If you have a large, paved courtyard, a raised timber planter box with a built-in bench seat will provide you with more food, easy access and a place to stop and relax. The depth allows for plants to fill out to their optimum size rather than to be confined to a small pot. Soil temperature and moisture tend not to fluctuate when there’s more soil mass. You can also plant a fruit tree in here to provide some shade on the bed if needed. Think of the garden omelette you could whip up every Saturday morning from a few square metres of fresh herbs and lush leafy  greens. If you have a larger space and are keen to keep chooks, you can literally walk through the yard and grab a few eggs, your greens and a lemon – breakfast is served. The only thing you’re missing is a pinch of salt!

Image by Alex Carlyle


As mentioned earlier, six hours of sun per day is the minimum for most edible plants. But if your garden doesn’t get enough sun, don’t despair – try mint varieties, turmeric, ginger, edible flower varieties, microgreens or mushrooms indoors. Other plants might survive in less light, but they will not be all that healthy or productive – they may fail to flower or fruit, or they won’t bounce back after you have snipped some leaves for a salad.

Generally speaking, your garden will fall into one or more of these three zones:

the shady zone, with unfortunately less than five hours of sun;

the half-day sun zone, with a comfortable six to eight hours of sun;

the full-day sun zone, which enjoys sun from morning to evening.

Look around your garden, and see what parts fall into each zone. I often use an app on my phone to show me here the sun will be in the sky at a given time of year. There are plenty of apps available that essentially do the same thing. Just log on, stand where you want your garden to be and point your phone in the general direction of the sun. You’ll see on the screen the sun’s arc through the sky over the course of a year. From this, you’ll be able to count the hours of sun your garden will receive for any given day of the year.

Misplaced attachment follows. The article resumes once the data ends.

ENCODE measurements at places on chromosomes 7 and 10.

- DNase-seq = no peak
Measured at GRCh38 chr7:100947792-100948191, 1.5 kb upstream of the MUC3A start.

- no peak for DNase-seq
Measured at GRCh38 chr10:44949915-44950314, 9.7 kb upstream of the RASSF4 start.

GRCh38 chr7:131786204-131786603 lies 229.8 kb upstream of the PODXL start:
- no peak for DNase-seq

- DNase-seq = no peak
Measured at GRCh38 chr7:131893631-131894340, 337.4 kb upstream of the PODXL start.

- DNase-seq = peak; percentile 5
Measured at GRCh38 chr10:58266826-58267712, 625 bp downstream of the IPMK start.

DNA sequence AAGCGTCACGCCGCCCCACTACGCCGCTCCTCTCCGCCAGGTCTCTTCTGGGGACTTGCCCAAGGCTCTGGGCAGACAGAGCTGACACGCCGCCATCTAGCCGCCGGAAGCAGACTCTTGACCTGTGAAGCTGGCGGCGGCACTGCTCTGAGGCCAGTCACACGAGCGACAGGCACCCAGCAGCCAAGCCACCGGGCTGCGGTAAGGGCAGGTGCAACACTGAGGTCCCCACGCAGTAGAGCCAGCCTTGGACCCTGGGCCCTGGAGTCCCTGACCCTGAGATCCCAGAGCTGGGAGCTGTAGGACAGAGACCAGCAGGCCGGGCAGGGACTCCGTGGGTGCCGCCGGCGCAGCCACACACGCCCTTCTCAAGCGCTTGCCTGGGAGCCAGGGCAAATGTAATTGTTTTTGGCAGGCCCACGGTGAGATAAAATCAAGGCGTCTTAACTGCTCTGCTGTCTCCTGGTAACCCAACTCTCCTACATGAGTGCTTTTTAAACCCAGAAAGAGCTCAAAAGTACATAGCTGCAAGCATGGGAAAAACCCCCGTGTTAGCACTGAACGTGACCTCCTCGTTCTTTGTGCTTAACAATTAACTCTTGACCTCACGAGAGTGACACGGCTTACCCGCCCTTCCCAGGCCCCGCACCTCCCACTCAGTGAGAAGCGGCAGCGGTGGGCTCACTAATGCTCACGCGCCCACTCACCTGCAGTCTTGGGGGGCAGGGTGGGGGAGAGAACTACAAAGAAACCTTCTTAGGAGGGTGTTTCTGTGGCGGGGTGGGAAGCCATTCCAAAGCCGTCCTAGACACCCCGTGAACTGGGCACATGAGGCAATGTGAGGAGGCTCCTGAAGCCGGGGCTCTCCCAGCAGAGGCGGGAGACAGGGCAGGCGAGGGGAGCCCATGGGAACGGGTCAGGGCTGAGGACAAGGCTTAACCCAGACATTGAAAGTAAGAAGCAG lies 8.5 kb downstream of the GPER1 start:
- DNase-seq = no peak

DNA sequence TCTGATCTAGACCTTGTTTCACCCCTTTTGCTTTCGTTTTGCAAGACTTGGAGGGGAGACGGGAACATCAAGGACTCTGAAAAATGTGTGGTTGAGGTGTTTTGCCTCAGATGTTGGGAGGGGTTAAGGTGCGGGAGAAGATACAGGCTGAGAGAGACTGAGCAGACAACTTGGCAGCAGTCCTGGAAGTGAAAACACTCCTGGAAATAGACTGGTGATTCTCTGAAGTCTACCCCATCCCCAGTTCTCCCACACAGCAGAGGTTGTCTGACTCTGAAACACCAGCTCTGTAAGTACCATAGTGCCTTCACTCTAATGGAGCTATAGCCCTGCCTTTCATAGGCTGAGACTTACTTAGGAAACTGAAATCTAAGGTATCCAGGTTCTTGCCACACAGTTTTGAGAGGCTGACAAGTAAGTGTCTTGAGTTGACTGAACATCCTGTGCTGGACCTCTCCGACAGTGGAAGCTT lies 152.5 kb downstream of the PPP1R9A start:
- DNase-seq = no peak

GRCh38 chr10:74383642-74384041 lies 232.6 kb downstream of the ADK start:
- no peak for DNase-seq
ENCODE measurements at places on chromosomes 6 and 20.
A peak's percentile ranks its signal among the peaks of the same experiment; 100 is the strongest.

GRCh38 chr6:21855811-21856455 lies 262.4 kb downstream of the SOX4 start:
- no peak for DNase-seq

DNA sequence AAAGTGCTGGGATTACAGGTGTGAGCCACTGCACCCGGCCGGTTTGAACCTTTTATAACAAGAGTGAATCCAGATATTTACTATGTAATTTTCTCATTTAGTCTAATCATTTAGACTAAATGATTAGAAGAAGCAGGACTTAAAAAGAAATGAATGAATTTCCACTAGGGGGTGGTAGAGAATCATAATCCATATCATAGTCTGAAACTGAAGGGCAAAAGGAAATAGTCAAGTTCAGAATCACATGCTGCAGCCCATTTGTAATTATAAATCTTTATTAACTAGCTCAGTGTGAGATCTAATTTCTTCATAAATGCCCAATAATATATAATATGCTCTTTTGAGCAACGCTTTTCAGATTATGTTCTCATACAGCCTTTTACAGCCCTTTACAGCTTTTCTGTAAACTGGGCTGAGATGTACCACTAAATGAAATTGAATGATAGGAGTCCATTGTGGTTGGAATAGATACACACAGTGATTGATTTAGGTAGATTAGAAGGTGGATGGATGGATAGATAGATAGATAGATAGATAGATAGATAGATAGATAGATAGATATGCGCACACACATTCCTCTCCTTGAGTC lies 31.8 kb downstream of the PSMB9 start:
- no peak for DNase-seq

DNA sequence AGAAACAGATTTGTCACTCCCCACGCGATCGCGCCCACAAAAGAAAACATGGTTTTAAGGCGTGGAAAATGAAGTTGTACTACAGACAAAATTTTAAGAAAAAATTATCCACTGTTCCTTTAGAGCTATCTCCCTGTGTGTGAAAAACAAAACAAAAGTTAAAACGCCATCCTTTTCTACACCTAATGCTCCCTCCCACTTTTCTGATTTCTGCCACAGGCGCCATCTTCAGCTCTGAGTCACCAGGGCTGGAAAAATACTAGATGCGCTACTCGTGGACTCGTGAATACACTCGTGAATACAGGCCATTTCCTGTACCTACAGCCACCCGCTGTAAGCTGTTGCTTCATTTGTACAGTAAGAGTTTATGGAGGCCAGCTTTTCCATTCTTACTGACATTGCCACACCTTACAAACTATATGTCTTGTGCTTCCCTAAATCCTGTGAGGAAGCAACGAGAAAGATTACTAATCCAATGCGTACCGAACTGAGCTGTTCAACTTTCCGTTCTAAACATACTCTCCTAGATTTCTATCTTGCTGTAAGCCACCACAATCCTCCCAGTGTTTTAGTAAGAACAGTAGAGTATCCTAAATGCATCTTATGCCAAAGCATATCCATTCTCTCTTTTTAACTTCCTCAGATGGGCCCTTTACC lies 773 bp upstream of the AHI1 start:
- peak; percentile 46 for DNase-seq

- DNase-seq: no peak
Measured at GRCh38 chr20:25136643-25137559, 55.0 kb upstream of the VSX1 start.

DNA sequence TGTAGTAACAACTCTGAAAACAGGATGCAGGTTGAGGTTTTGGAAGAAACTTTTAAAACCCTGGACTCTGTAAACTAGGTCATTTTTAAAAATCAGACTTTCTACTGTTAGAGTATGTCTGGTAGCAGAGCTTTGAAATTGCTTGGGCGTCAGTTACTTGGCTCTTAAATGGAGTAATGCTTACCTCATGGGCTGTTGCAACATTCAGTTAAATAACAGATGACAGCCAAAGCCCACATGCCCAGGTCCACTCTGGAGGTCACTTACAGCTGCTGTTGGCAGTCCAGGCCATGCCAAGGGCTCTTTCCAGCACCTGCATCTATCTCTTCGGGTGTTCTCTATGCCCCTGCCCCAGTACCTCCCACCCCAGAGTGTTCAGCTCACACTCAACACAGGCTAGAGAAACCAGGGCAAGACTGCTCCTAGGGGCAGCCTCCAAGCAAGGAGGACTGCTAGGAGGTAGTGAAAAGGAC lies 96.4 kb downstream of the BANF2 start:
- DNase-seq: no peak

You might discover that your garden will receive around six to eight hours of sun over the warmer months but only two to three hours of sun in the middle of winter due to a building’s overshadow. Or, who knows, maybe that huge London plane tree on the street will drop its leaves in winter and you’ll have more light to grow your plants!

Your new-found urban-growing knowledge will soon have you pumping out the best produce around. You’ll begin to notice where the sun shines, where the rain falls, how your soil works and, most importantly, what you enjoy growing, cooking and eating the most. So take this book and a beer into the garden, and ponder the possibilities.

Images and edited text from Slow Down and Grow Something by Byron Smith with Tess RobinsonMurdoch Books, RRP $39.99 Photography by Alex Carlyle (location), Rob Palmer (food)

Byron Smith and Tess Robinson. Image by Alex Carlyle